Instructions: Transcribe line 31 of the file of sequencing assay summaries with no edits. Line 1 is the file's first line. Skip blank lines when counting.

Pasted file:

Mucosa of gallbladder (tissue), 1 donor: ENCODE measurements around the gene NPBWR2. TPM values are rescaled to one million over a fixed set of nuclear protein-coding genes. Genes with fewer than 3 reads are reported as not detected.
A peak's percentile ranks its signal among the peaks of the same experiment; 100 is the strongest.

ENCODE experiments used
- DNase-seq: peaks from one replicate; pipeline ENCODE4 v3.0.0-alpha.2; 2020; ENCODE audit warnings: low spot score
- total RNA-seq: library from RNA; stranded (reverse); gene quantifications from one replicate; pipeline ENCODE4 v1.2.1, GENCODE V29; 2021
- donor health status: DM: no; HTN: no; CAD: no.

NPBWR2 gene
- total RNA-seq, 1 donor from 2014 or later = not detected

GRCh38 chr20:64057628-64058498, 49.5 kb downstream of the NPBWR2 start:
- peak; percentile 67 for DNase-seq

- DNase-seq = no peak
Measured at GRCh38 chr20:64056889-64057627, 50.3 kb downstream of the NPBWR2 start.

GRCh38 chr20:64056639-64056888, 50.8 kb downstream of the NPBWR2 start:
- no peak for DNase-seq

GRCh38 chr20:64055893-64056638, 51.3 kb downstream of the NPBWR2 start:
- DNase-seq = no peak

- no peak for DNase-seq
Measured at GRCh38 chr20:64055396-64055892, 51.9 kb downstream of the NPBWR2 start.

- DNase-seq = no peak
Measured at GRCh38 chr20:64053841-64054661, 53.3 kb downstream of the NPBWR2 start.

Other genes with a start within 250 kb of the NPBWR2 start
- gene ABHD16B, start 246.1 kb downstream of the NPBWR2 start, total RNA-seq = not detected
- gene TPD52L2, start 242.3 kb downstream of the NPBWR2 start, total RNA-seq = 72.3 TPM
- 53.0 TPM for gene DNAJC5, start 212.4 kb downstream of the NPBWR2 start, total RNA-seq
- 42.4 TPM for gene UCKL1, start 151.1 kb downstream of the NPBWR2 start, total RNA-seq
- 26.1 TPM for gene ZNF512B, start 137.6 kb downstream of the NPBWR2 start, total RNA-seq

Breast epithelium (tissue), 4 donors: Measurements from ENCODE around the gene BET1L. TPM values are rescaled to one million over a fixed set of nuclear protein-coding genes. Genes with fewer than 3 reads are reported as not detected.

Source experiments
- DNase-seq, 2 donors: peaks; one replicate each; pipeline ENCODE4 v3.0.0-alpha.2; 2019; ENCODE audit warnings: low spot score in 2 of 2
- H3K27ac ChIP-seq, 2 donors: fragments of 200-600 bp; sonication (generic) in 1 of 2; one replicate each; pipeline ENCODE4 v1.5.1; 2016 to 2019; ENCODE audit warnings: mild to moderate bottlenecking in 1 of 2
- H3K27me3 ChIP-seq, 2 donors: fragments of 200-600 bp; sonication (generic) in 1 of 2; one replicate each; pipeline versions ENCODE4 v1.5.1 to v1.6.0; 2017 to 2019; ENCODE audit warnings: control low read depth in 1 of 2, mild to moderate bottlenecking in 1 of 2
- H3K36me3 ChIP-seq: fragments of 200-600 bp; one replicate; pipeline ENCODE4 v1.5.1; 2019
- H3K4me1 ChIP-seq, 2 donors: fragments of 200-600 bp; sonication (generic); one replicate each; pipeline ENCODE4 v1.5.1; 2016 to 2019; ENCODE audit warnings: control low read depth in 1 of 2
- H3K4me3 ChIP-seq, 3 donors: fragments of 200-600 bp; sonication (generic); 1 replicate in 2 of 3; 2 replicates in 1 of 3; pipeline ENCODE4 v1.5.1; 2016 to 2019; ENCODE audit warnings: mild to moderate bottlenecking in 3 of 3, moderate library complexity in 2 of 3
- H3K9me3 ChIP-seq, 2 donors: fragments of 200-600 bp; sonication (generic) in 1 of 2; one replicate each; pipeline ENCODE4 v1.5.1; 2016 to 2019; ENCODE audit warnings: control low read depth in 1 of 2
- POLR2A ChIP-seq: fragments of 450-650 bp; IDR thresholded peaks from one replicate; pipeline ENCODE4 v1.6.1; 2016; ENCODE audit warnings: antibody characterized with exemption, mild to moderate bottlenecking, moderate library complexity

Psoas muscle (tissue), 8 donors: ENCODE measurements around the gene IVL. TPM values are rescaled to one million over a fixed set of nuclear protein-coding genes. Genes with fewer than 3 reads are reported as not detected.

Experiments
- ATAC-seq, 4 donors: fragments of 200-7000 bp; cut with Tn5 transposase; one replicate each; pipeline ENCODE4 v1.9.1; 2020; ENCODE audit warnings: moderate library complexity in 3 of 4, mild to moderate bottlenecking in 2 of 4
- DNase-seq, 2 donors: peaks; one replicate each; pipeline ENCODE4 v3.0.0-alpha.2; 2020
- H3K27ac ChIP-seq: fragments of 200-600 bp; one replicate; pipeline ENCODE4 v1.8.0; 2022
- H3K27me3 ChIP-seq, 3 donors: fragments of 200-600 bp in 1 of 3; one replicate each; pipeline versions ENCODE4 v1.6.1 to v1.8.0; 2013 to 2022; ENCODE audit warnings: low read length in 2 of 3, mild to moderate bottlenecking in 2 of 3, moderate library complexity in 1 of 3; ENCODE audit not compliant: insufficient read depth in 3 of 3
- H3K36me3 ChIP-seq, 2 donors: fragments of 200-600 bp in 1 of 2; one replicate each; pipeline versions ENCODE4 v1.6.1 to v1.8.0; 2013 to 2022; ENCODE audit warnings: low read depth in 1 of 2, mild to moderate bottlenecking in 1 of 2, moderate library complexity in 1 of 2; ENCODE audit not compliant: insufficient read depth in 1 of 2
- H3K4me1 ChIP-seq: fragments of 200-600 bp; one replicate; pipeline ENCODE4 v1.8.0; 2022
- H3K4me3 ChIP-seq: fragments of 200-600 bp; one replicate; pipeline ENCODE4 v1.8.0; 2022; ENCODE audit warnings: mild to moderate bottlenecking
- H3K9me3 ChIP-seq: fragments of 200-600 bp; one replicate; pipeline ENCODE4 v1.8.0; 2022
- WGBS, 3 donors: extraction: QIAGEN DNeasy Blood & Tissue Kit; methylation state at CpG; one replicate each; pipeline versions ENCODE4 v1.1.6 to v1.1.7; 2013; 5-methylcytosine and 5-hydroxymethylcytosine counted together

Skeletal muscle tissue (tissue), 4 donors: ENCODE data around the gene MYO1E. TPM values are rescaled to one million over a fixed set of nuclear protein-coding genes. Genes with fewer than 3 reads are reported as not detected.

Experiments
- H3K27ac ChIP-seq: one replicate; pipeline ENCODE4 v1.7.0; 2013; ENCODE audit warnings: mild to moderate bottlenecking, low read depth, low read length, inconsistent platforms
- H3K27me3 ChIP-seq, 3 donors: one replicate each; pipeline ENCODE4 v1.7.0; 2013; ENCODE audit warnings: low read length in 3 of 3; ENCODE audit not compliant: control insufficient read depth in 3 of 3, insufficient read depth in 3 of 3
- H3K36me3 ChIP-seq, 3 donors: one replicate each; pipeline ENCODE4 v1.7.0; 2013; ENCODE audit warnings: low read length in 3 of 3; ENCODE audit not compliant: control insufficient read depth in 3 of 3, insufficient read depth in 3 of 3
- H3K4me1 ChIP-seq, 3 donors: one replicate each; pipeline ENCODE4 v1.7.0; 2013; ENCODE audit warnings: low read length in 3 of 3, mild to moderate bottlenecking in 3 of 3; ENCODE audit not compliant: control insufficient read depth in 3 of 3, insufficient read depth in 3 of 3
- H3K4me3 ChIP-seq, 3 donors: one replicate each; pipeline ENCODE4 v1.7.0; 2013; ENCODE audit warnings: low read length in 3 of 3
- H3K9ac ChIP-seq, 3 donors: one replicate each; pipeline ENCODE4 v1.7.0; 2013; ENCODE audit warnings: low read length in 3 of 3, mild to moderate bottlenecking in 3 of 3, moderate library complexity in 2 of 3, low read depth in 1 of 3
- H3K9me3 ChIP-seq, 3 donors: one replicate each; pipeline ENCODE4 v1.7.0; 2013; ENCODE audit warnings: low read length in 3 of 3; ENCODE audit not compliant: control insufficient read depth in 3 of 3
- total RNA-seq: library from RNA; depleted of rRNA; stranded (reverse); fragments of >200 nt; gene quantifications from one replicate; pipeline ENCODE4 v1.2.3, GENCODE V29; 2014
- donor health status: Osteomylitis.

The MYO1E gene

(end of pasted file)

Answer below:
- H3K27me3 ChIP-seq, 2 donors: fragments of 200-600 bp; sonication (generic) in 1 of 2; one replicate each; pipeline versions ENCODE4 v1.5.1 to v1.6.0; 2017 to 2019; ENCODE audit warnings: control low read depth in 1 of 2, mild to moderate bottlenecking in 1 of 2